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Body fat – improve your immunity and endurance levels

Athletes: increase your body fat levels!

The relative importance of fat in the athlete’s diet has been undervalued, with potentially harmful effects on immunity as well as endurance performance, according to New York researchers reviewing the effects of diet on immune function in athletes.

‘It is of great concern,’ they comment, ‘that many athletes are on low total calorie and low-fat diets that result in not only depleted intramuscular fat stores and essential fatty acids, but also deficiencies in many micronutrients. The unavailability of fat to oxidise and spare glycogen and build the immune system leads to reduced exercise performance and increased stress and risk of infection.’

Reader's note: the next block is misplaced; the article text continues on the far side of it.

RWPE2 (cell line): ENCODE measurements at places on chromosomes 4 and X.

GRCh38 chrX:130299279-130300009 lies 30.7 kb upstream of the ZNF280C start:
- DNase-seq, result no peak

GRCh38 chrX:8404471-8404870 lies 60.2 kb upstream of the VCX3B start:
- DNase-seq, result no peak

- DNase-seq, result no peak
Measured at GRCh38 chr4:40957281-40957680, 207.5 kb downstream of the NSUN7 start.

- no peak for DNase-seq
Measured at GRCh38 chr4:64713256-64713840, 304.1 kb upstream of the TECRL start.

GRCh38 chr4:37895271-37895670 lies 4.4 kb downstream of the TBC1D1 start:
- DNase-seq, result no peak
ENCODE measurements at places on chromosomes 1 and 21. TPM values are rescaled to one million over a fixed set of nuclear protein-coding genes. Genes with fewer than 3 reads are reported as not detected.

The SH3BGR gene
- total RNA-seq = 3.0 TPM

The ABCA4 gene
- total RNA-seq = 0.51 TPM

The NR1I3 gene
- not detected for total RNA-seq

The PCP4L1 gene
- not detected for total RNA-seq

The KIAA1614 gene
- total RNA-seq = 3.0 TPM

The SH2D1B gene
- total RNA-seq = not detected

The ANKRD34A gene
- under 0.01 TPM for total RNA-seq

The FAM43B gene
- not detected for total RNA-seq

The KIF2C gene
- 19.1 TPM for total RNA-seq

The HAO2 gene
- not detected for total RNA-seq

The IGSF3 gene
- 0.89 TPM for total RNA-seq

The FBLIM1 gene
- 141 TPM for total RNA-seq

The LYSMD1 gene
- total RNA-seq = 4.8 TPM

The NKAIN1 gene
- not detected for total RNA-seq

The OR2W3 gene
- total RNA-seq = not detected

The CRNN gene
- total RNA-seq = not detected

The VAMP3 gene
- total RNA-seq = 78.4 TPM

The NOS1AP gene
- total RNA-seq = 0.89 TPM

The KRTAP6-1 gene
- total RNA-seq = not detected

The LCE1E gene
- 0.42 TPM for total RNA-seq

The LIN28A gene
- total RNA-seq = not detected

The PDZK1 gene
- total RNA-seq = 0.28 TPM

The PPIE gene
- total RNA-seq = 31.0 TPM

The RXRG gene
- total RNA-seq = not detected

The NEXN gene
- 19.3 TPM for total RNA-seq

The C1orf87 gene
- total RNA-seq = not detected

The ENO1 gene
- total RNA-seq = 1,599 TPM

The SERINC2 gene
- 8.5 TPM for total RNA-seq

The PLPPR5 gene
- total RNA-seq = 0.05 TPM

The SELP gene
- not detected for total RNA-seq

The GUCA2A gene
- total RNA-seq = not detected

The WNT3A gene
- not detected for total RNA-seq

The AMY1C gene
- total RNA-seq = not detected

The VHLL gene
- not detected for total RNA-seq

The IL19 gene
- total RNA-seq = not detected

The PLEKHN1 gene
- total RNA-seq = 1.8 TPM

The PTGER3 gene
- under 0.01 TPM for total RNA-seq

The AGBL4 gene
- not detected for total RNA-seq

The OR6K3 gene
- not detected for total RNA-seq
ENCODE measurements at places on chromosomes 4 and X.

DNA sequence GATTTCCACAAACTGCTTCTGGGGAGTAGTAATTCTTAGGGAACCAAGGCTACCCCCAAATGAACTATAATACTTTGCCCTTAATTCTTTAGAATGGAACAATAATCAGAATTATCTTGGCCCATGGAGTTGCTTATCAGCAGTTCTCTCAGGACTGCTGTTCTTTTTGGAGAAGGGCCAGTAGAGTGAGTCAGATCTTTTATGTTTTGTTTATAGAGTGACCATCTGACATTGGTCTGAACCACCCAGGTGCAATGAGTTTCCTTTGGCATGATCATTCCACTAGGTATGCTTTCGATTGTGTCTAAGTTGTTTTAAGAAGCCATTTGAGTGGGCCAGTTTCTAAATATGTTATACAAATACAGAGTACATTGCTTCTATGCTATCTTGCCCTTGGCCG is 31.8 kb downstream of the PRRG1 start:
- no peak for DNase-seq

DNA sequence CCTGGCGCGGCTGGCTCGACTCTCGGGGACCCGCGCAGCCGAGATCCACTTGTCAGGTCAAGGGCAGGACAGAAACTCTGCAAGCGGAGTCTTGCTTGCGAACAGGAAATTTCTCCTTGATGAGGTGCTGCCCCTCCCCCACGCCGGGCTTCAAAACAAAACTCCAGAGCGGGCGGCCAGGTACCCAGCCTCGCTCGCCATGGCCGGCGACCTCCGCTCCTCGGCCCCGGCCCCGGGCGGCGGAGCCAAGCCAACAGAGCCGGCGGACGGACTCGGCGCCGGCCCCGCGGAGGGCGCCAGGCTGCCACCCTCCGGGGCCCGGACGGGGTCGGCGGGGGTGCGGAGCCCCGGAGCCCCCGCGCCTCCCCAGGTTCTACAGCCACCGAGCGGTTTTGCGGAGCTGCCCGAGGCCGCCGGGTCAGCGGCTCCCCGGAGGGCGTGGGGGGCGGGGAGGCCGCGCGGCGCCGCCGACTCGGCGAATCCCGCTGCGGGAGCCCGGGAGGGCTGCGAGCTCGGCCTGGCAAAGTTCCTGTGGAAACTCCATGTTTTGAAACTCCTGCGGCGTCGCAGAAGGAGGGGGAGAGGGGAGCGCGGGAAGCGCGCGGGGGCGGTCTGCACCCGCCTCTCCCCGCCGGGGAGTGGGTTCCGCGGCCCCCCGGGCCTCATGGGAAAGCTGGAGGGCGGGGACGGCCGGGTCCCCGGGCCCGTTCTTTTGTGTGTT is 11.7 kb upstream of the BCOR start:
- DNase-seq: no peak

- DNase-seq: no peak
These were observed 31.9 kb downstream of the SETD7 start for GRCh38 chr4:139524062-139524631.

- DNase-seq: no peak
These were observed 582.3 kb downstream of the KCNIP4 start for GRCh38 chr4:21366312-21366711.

While carbohydrate availability is well recognised for its role in immune competency, the role of lipids (fats) in the immune response to exercise has been under-appreciated. In fact, lipids play a crucial role in building and maintaining the immune system and bolstering it against the stress of exercise.

Some experts have recommended fat intakes as low as 20% of total calories. But the New York researchers believe that endurance athletes could boost their consumption as high as 42% of total intake with beneficial effects on performance and immune function and with no adverse impact on the risk of heart disease.

They point out that fat intake may be particularly important for female athletes, in whom low-calorie, low-fat diets are associated with amenorrhea and diminished performance.

The researchers propose a ‘baseline diet’ consisting of 12% protein, 35% carbohydrate and 35% fat. The remaining 18% of total calories should be distributed between these three macronutrient groups in a ratio determined by the type of sport activity: for example, distance runners may take more fat, high-intensity intermittent athletes more carbs and weightlifters more protein.

Sports Med 2002;32(5):323-37

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